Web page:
Someone Call the Speaker Museum. Their Centerpiece Got Out.
The stylish Imperia is seven feet of walnut and amplitude
Stereos, like books, are best judged by what lies within.
A rule for which — as with any — there are distinct and immutable exceptions.
The seven-foot-tall sound system features four conical horns arranged vertically backed by two rear-loaded subwoofer horns and a 21″ woofer powered by its own solid-state amplifier. Its waxed wooden cones and high-frequency aluminum alloy speakers cover every sound from 100hz to 20khz … aka the entire human audible spectrum. They’re made in Pennsylvania, sold in Brooklyn and come in hand-rubbed black walnut, cherry, or ash.
To make the Imperias, Oswaldsmill founder Jonathan Weiss enlisted the help of industrial designer David D’Imperio to ensure that the systems would be the visual opposites of the more pedestrian speaker designs he felt were currently available.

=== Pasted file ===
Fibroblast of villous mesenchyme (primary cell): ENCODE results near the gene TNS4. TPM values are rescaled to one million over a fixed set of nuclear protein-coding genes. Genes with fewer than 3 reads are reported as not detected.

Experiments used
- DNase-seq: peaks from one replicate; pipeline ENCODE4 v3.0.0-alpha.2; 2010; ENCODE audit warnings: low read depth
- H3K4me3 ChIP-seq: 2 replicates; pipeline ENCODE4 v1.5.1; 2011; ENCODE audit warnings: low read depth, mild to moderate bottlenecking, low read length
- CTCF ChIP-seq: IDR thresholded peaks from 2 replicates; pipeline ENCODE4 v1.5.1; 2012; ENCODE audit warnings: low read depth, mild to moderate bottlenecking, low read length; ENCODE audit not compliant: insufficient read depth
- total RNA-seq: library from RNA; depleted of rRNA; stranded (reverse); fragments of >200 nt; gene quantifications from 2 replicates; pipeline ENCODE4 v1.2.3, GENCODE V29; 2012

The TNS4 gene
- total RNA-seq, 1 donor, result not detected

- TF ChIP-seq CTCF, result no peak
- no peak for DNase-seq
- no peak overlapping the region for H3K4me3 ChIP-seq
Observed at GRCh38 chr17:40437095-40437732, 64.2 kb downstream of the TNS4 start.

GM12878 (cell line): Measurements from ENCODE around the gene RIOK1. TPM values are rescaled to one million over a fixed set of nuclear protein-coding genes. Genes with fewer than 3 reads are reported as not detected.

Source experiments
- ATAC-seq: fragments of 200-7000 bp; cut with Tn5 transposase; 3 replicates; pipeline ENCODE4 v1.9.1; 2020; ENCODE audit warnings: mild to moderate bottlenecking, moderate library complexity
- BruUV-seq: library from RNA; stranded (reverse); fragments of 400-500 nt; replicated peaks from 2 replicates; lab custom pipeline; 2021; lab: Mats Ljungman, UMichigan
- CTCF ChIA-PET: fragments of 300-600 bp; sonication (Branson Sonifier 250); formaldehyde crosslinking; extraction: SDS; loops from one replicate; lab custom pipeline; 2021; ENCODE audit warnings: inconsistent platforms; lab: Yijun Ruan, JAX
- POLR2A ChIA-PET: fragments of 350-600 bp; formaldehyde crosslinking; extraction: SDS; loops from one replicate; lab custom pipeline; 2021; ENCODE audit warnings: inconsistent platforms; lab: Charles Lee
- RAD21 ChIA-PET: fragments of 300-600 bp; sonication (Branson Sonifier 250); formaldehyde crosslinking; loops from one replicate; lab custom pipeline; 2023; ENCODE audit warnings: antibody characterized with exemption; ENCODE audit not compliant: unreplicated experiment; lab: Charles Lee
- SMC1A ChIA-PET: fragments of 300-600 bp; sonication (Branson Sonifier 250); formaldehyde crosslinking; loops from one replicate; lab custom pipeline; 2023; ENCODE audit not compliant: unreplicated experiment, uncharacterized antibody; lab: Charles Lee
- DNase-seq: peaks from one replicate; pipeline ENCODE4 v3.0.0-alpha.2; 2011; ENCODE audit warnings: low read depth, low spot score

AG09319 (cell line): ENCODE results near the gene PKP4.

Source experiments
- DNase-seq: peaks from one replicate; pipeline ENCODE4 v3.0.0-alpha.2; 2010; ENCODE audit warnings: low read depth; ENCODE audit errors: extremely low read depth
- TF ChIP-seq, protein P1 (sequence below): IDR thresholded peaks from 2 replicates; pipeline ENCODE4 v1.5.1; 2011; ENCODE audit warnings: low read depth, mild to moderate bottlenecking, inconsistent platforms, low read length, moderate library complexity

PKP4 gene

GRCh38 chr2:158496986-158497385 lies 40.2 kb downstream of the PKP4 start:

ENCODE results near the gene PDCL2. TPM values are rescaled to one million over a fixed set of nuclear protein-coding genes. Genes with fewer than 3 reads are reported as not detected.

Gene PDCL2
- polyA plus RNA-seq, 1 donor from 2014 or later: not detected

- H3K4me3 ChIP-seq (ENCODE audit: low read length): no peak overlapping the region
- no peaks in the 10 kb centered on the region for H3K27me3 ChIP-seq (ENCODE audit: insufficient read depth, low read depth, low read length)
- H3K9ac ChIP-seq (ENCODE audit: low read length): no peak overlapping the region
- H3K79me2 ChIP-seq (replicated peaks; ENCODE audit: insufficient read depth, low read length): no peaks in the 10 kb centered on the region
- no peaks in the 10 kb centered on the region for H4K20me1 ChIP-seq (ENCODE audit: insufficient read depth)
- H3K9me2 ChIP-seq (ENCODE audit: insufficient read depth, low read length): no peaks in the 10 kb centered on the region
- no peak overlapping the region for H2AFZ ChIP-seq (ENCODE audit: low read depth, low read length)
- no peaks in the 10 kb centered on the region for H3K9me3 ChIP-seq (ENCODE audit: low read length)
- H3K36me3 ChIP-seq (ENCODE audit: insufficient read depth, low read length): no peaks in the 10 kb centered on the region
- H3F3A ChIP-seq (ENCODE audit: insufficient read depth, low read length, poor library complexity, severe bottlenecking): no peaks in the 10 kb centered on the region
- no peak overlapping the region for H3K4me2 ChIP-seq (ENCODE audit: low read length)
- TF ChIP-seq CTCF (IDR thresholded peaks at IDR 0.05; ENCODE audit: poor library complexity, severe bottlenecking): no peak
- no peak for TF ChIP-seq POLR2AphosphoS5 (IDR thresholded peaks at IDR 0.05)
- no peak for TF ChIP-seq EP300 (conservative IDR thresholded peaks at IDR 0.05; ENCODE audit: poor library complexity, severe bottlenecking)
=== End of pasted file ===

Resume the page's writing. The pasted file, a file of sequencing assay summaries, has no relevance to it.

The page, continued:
And he wanted them to be big. “When people go to Steinway, they don’t say, ‘I’d like one of your grand pianos, but do you have a really small grand piano?’” says Weiss.
So he built that grand piano of speakers and priced it accordingly.
Cough up $288,000 and it’s yours.
This article was featured in the InsideHook newsletter. Sign up now.
Suggested for you